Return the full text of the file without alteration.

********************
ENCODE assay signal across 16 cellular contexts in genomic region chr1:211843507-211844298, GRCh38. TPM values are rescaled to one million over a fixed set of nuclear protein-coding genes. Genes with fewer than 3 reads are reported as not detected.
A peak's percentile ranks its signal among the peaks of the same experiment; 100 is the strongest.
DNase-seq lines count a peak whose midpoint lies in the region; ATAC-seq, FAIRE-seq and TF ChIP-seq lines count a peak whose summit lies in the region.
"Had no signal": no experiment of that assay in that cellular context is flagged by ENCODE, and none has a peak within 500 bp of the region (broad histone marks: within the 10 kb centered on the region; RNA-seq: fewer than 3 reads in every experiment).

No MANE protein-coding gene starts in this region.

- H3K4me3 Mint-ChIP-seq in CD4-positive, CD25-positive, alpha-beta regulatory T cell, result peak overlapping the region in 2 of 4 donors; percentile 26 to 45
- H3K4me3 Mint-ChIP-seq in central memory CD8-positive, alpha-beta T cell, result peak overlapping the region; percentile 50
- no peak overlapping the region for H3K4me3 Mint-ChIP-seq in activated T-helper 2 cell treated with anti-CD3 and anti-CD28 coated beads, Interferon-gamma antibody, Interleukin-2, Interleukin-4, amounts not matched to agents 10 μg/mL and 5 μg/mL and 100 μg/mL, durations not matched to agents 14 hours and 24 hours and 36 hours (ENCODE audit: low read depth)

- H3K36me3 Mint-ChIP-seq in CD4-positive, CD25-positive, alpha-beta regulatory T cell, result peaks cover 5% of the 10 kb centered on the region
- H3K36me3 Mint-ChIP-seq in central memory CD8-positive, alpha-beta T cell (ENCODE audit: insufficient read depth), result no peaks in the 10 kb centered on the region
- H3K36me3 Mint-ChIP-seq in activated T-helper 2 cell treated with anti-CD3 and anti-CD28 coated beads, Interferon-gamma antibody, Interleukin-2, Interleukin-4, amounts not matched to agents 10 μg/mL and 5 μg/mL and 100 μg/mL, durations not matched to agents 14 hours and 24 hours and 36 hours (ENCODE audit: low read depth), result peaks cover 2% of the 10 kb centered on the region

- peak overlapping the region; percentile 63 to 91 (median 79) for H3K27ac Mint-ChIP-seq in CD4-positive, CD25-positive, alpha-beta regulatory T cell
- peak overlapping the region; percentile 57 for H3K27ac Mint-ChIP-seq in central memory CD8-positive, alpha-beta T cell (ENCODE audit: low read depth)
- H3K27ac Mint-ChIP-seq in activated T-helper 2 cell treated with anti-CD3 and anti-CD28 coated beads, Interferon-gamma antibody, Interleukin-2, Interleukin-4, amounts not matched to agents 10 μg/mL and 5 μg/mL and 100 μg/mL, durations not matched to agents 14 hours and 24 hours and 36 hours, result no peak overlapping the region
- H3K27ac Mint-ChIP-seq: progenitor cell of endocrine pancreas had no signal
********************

ENCODE assay signal across 16 cellular contexts in genomic region chr1:211843507-211844298, GRCh38. TPM values are rescaled to one million over a fixed set of nuclear protein-coding genes. Genes with fewer than 3 reads are reported as not detected.
A peak's percentile ranks its signal among the peaks of the same experiment; 100 is the strongest.
DNase-seq lines count a peak whose midpoint lies in the region; ATAC-seq, FAIRE-seq and TF ChIP-seq lines count a peak whose summit lies in the region.
"Had no signal": no experiment of that assay in that cellular context is flagged by ENCODE, and none has a peak within 500 bp of the region (broad histone marks: within the 10 kb centered on the region; RNA-seq: fewer than 3 reads in every experiment).

No MANE protein-coding gene starts in this region.

- H3K4me3 Mint-ChIP-seq in CD4-positive, CD25-positive, alpha-beta regulatory T cell, result peak overlapping the region in 2 of 4 donors; percentile 26 to 45
- H3K4me3 Mint-ChIP-seq in central memory CD8-positive, alpha-beta T cell, result peak overlapping the region; percentile 50
- no peak overlapping the region for H3K4me3 Mint-ChIP-seq in activated T-helper 2 cell treated with anti-CD3 and anti-CD28 coated beads, Interferon-gamma antibody, Interleukin-2, Interleukin-4, amounts not matched to agents 10 μg/mL and 5 μg/mL and 100 μg/mL, durations not matched to agents 14 hours and 24 hours and 36 hours (ENCODE audit: low read depth)

- H3K36me3 Mint-ChIP-seq in CD4-positive, CD25-positive, alpha-beta regulatory T cell, result peaks cover 5% of the 10 kb centered on the region
- H3K36me3 Mint-ChIP-seq in central memory CD8-positive, alpha-beta T cell (ENCODE audit: insufficient read depth), result no peaks in the 10 kb centered on the region
- H3K36me3 Mint-ChIP-seq in activated T-helper 2 cell treated with anti-CD3 and anti-CD28 coated beads, Interferon-gamma antibody, Interleukin-2, Interleukin-4, amounts not matched to agents 10 μg/mL and 5 μg/mL and 100 μg/mL, durations not matched to agents 14 hours and 24 hours and 36 hours (ENCODE audit: low read depth), result peaks cover 2% of the 10 kb centered on the region

- peak overlapping the region; percentile 63 to 91 (median 79) for H3K27ac Mint-ChIP-seq in CD4-positive, CD25-positive, alpha-beta regulatory T cell
- peak overlapping the region; percentile 57 for H3K27ac Mint-ChIP-seq in central memory CD8-positive, alpha-beta T cell (ENCODE audit: low read depth)
- H3K27ac Mint-ChIP-seq in activated T-helper 2 cell treated with anti-CD3 and anti-CD28 coated beads, Interferon-gamma antibody, Interleukin-2, Interleukin-4, amounts not matched to agents 10 μg/mL and 5 μg/mL and 100 μg/mL, durations not matched to agents 14 hours and 24 hours and 36 hours, result no peak overlapping the region
- H3K27ac Mint-ChIP-seq: progenitor cell of endocrine pancreas had no signal